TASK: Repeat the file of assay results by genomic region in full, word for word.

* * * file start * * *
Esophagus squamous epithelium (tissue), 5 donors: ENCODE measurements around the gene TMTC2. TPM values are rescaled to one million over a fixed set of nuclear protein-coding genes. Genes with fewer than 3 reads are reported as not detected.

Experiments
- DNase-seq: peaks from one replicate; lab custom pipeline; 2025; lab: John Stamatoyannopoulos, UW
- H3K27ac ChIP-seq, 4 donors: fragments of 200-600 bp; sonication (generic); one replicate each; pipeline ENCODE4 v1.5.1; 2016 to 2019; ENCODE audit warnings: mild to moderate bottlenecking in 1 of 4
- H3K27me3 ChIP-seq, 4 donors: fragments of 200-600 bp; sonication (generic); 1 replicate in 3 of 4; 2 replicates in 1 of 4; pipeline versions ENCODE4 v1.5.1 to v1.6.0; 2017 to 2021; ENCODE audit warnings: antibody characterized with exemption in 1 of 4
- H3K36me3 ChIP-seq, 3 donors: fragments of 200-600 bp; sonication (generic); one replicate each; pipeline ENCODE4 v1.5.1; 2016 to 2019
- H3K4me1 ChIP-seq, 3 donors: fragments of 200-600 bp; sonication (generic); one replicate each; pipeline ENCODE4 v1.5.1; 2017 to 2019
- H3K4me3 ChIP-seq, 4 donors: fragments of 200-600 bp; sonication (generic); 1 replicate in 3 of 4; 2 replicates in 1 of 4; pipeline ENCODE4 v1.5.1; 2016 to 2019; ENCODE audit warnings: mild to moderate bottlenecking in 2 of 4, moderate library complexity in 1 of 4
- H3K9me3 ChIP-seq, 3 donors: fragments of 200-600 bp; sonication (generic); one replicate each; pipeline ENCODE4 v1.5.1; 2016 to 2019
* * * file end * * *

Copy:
Esophagus squamous epithelium (tissue), 5 donors: ENCODE measurements around the gene TMTC2. TPM values are rescaled to one million over a fixed set of nuclear protein-coding genes. Genes with fewer than 3 reads are reported as not detected.

Experiments
- DNase-seq: peaks from one replicate; lab custom pipeline; 2025; lab: John Stamatoyannopoulos, UW
- H3K27ac ChIP-seq, 4 donors: fragments of 200-600 bp; sonication (generic); one replicate each; pipeline ENCODE4 v1.5.1; 2016 to 2019; ENCODE audit warnings: mild to moderate bottlenecking in 1 of 4
- H3K27me3 ChIP-seq, 4 donors: fragments of 200-600 bp; sonication (generic); 1 replicate in 3 of 4; 2 replicates in 1 of 4; pipeline versions ENCODE4 v1.5.1 to v1.6.0; 2017 to 2021; ENCODE audit warnings: antibody characterized with exemption in 1 of 4
- H3K36me3 ChIP-seq, 3 donors: fragments of 200-600 bp; sonication (generic); one replicate each; pipeline ENCODE4 v1.5.1; 2016 to 2019
- H3K4me1 ChIP-seq, 3 donors: fragments of 200-600 bp; sonication (generic); one replicate each; pipeline ENCODE4 v1.5.1; 2017 to 2019
- H3K4me3 ChIP-seq, 4 donors: fragments of 200-600 bp; sonication (generic); 1 replicate in 3 of 4; 2 replicates in 1 of 4; pipeline ENCODE4 v1.5.1; 2016 to 2019; ENCODE audit warnings: mild to moderate bottlenecking in 2 of 4, moderate library complexity in 1 of 4
- H3K9me3 ChIP-seq, 3 donors: fragments of 200-600 bp; sonication (generic); one replicate each; pipeline ENCODE4 v1.5.1; 2016 to 2019